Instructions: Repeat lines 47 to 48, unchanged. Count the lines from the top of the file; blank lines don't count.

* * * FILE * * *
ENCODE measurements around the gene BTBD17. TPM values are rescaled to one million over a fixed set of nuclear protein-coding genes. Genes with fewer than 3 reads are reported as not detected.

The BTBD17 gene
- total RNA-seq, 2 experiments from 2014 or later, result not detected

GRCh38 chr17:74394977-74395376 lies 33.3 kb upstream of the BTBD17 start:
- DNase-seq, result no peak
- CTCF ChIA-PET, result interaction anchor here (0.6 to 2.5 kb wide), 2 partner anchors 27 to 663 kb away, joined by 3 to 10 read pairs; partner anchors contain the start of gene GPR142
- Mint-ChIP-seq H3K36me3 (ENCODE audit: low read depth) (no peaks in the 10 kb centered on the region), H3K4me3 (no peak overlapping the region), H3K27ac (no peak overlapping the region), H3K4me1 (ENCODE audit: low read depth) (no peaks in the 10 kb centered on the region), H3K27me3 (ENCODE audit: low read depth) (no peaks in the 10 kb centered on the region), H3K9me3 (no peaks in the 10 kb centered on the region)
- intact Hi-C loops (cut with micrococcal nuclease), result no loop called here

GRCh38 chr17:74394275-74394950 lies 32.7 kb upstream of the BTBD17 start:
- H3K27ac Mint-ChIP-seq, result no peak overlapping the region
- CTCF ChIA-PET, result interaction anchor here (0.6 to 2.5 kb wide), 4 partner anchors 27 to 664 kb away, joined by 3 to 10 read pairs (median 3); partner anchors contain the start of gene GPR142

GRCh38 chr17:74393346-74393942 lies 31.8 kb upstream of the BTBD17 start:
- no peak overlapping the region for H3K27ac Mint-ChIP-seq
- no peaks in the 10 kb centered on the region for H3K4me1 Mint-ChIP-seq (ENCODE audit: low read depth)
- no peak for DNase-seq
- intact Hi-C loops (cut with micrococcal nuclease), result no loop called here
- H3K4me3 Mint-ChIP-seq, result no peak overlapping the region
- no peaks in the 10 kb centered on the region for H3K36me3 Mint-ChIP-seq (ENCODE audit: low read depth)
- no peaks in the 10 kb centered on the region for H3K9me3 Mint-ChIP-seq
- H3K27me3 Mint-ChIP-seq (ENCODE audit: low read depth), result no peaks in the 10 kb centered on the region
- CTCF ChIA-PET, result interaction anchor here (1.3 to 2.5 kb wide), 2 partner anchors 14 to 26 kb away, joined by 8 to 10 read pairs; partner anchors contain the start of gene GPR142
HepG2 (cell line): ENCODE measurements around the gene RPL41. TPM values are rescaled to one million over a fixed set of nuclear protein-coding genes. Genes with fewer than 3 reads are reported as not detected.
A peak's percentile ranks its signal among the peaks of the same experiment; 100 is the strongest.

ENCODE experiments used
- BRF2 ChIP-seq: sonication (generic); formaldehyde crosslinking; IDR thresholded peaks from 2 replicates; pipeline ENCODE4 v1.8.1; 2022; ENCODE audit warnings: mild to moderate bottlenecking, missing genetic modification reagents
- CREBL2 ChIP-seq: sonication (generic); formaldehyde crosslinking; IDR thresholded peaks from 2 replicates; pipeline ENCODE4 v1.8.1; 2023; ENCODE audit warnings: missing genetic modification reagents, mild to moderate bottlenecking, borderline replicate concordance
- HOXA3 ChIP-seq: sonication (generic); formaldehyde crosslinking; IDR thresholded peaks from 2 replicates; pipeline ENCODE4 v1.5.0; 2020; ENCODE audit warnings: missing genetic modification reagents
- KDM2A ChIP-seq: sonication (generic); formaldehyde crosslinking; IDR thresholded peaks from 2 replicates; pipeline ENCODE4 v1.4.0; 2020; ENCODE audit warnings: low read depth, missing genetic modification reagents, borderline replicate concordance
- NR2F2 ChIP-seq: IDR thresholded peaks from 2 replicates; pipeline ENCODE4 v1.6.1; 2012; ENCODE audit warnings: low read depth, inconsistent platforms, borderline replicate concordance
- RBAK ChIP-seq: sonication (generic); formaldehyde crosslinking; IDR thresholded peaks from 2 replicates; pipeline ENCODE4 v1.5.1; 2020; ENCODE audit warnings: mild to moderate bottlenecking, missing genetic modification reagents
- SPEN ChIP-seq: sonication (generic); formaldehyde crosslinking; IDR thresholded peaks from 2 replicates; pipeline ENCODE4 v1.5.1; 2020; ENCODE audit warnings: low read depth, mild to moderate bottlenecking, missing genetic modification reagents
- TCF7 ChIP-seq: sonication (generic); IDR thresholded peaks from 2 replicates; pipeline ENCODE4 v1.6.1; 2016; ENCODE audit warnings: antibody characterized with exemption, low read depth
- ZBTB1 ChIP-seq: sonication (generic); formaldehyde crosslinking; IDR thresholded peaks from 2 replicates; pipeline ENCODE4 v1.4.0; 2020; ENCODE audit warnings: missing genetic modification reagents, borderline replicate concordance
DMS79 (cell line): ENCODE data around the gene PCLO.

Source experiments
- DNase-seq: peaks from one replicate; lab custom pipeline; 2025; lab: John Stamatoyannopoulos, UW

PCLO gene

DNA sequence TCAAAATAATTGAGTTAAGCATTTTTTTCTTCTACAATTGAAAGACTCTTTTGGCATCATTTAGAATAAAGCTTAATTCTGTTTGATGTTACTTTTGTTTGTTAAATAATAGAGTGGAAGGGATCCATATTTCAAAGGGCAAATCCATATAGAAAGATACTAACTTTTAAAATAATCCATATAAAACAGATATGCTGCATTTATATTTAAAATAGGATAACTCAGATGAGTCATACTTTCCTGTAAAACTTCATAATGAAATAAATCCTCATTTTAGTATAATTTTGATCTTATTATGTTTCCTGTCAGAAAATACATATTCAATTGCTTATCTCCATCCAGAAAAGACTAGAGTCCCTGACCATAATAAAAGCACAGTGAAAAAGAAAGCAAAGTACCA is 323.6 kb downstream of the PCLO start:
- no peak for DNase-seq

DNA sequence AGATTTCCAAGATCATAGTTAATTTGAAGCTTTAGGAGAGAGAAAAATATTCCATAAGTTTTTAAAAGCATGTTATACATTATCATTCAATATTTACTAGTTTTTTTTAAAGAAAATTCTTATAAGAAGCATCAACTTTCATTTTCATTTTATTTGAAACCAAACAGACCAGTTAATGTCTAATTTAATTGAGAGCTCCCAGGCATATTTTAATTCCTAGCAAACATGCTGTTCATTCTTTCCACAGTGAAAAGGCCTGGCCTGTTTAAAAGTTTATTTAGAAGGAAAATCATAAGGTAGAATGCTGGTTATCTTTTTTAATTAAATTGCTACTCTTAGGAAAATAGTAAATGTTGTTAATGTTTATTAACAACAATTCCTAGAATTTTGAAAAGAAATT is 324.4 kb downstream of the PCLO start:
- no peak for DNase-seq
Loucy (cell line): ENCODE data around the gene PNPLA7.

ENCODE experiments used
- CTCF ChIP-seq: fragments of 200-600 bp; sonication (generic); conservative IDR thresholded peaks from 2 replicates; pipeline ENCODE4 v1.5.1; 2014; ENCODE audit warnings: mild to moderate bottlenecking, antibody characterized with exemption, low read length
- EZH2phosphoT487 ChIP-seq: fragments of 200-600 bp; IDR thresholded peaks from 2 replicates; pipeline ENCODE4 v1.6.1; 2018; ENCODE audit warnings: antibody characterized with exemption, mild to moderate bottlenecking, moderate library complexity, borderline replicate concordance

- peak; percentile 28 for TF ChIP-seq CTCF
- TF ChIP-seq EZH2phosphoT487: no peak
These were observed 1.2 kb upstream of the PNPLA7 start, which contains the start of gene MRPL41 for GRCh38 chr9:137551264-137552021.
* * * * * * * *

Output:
- TF ChIP-seq EZH2phosphoT487: no peak
These were observed 1.2 kb upstream of the PNPLA7 start, which contains the start of gene MRPL41 for GRCh38 chr9:137551264-137552021.